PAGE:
Make do and trend: From Etsy's booming sales to Tori Spelling's hit new show, why we're all getting hands-on with crafting
19:30 GMT, 23 July 2012
It may have been years, if not decades, since you last picked up a glue gun. But the DIY-shy should prepare to start getting their hands dirty again, as crafting has emerged as a booming new industry.
Thanks to online platforms such as Etsy, sales of handmade products are helping crafters turn the hobby into a business that is worth $29billion in the U.S.
Celebrity interest has also helped fuel the revival, from the popularity of Tori Spelling's new TLC show Craft Wars, to recent photos of Katie Holmes and daughter Suri painting pottery in New York.
Scroll down for an exclusive sneak preview of the next episode of Craft Wars
Fashioning a new look: One inspired crafter customises an old plaid shirt by spritzing it with bleach. She is part of a growing number of people getting involved in crafting and repurposing
Even the fashion industry is getting in on the action, with luxury knit-your-own woollies from Wool and the Gang and the latest issue of achingly cool style bible Wallpaper* dedicated to all things handmade.
Erica Domesek, founder of PS I Made This, has been integral to the crafting boom, since launching her blog and subsequent book in 2010.
Now a judge on Craft Wars, she
represents a younger, cooler crafter that is a far cry from the people who typically identify the hobby.
Though, for example, she has a supply
closet to make the most avid enthusiast green with envy, she turns to
familiar items that most girls own to complete her projects. One
tutorial sees her smooth out a strip of ribbon with her hair
straighteners and seal frayed ends with clear nail polish.
'It's the modern girl being inventive,' Erica tells MailOnline. 'She thinks on her toes.'
Crafty crew: The Craft Wars panel, from left: Tori Spelling, Erica Domesek, Jo Pearson and Stephen Brown
The appeal of crafting for a new generation runs deeper than that, though. It is a modern way of life that is the antithesis of fast fashion and mass-produced goods.
'It speaks to a young audience,' she says. 'People are
interested in making their lives more beautiful, more fun.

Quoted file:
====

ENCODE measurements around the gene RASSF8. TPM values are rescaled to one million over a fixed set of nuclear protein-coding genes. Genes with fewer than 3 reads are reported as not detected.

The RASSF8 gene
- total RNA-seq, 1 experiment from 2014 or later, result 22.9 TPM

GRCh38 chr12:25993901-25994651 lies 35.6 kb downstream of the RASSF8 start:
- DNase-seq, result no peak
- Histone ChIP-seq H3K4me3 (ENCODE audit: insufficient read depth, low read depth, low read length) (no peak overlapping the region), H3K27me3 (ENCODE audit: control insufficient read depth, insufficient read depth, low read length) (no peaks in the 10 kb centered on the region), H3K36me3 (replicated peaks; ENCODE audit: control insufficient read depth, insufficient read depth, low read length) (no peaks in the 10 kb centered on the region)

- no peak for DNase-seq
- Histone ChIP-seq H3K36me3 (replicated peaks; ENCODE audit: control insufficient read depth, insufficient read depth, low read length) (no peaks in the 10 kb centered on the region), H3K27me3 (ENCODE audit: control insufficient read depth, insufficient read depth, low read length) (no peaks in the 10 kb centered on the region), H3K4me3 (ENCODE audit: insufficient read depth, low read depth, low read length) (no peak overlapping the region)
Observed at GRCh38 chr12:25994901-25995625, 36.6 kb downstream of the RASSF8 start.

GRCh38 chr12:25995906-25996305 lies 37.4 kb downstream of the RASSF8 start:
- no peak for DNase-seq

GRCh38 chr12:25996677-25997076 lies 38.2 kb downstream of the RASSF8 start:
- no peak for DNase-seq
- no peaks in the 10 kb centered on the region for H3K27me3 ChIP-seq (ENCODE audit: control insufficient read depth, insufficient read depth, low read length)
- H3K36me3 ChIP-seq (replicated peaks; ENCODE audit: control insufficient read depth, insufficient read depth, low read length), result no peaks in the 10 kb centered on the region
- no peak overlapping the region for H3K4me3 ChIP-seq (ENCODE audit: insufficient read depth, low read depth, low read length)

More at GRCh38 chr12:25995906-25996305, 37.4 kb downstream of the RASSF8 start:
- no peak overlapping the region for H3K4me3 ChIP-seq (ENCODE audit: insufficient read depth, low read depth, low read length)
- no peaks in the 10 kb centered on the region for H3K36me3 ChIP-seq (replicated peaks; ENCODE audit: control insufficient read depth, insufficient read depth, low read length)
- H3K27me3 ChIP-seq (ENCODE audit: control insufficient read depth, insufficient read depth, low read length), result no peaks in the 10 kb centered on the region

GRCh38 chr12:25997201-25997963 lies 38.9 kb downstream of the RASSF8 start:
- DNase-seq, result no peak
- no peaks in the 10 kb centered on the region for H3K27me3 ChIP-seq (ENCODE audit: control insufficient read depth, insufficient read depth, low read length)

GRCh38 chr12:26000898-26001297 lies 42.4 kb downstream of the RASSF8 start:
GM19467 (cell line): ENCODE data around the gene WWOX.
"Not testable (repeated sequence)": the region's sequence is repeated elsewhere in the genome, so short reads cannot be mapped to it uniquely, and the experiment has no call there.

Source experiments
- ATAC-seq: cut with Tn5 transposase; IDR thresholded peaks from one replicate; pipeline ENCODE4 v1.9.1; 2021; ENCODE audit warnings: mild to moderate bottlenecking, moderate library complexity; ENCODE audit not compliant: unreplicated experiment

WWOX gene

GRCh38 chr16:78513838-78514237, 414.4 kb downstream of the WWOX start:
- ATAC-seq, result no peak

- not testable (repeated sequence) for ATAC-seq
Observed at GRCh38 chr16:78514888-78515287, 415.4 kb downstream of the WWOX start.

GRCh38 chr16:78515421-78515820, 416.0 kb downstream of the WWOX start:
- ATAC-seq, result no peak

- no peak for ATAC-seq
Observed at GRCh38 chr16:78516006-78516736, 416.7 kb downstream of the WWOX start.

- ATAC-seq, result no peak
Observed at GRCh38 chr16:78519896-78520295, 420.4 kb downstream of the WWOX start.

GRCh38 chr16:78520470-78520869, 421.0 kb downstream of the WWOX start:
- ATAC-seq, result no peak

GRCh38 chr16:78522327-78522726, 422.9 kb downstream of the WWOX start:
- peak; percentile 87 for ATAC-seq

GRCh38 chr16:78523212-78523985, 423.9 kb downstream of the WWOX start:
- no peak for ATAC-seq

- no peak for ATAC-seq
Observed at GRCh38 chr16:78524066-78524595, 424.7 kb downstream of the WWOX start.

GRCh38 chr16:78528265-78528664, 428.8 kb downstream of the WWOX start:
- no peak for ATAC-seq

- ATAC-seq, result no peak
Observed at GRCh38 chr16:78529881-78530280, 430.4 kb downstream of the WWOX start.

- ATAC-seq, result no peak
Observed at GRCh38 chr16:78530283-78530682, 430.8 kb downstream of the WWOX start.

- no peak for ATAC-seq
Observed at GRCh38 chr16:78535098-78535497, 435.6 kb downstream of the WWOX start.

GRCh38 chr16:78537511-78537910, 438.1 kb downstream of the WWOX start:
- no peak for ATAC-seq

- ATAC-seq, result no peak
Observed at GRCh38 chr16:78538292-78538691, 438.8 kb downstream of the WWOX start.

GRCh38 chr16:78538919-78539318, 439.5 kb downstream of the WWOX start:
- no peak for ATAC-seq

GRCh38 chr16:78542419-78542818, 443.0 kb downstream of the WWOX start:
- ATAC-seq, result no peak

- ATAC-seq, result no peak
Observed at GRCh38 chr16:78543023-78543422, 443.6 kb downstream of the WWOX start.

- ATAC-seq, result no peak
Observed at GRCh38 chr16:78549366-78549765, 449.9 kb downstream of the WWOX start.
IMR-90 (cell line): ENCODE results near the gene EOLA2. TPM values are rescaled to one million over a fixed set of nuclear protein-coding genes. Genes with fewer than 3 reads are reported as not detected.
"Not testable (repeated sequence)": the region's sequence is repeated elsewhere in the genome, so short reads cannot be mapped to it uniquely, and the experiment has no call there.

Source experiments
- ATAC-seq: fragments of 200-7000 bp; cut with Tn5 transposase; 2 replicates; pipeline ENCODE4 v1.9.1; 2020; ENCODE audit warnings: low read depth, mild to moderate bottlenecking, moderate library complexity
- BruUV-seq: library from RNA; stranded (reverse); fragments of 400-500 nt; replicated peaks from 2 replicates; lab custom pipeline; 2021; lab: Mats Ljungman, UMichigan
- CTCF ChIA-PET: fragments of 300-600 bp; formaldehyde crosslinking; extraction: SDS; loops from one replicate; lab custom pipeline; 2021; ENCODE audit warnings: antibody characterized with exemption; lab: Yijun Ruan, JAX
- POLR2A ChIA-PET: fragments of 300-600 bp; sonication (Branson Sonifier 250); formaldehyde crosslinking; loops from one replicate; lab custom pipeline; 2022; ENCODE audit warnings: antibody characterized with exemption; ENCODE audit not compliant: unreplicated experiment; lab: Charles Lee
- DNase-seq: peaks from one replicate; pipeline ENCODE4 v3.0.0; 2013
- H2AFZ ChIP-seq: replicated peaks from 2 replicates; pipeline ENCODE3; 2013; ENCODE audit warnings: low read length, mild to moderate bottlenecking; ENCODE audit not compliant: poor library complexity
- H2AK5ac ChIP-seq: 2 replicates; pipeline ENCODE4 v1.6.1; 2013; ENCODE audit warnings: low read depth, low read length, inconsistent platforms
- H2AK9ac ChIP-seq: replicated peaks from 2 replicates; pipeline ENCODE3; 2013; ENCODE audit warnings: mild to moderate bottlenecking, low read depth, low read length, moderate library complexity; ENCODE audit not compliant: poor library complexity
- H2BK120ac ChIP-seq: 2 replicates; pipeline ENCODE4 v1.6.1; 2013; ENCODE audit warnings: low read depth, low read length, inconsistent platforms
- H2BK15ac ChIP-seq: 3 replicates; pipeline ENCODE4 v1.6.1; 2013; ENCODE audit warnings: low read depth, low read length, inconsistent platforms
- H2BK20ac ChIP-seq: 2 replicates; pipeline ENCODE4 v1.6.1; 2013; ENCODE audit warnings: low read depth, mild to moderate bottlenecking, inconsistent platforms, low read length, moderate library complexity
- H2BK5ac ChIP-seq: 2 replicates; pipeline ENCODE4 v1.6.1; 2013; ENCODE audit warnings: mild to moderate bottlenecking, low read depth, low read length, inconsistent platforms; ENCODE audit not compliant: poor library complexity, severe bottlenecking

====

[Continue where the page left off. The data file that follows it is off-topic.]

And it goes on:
'Crafting speaks to a young audience. People are interested in making their lives more beautiful, more fun'
TV fashion expert Louise Roe agrees. For her, crafting allows us to put a personal stamp on a look, and create something unique.
'Fast fashion, weekly magazines and blogs mean we see what's on the High Street immediately,' she told MailOnline. 'So there's the desire to stand out and be different… But those blogs also stand as a source of inspiration, because street style is now massive!
'In my opinion, seeing what people all over the world are doing with their wardrobes and accessories – tweaking, embellishing, tailoring, cutting, mixing – is a huge factor in the popularity of crafting. It's unleashing all this creativity in people, I love to see it!'
Soaring sales: Etsy, which saw revenues last year of $72million, allows independent crafters to profit from their designs, without committing to the overheads of a traditional store
Cashing in on craft: Luxury label Wool and the Gang allows fashionistas to knit their own woollies (left), while the latest issue of achingly cool style bible Wallpaper* is dedicated to all things handmade (right)
But those who have been crafting for years are surprised to hear the hobby described as a trend at all.
As Stephen Brown, founder of Glitterville Studios, remarked in a post on the Craft & Hobby Association blog: 'Where had it gone For myself and most of the creative people I
know, it’s been alive and well, and has asked for no permission to leave
There is no question, though, that more people than ever are hankering to get in on the crafting act – including the A-list.
Erica, who now has a loyal celebrity following of her own, reveals that Kristen Wiig loves
to collage, and GMA's Lara Spencer loves repurposing flea market finds. Even Kris Jenner, she says, takes time out from her busy
Kardashian-promoting schedule to enjoy a few hours of crafting fun.
Hands-on approach: Erica Domesek, founder of PS I Made This, has been integral to the crafting boom
And online platforms such as Pinterest and Instagram are enabling people to share their works more widely than ever before.
Indeed, Erica admits the former is the number one source of traffic back to her site.
'We’re able to curate out own inspiration feed,' she explains.
Etsy opens up further possibilities still, allowing independent crafters and artisans to profit from their designs, without committing to the overheads of a traditional store, which can be prohibitively expensive.
And with revenues last year of $72million, there is no doubting the site's popularity.
Bright ideas: Among the how-to guides on the PS I
Made This site are a rainbow lace top made from a simple white tank and
coloured fabric spray (left) and cat eye sunglasses made with scraps of
black leather (right)
Erica insists crafting is not a pasttime limited to creative types alone. In fact, it is lack of confidence, not ability that she finds limits people the most.
'I love finding the people who say, “I can’t”' she admits. And embracing the hobby can be therapeutic.
unique stamp on something is empowering,' she adds. 'It’s therapy for your hands, heart and head – and eyes I’d say. The idea of repurposing is exciting.'
Craft Wars airs on Tuesdays at 8pm EST on TLC. Click below for an exclusive preview of the next episode: Christmas in July, which will feature a live Twitter feed from Tori Spelling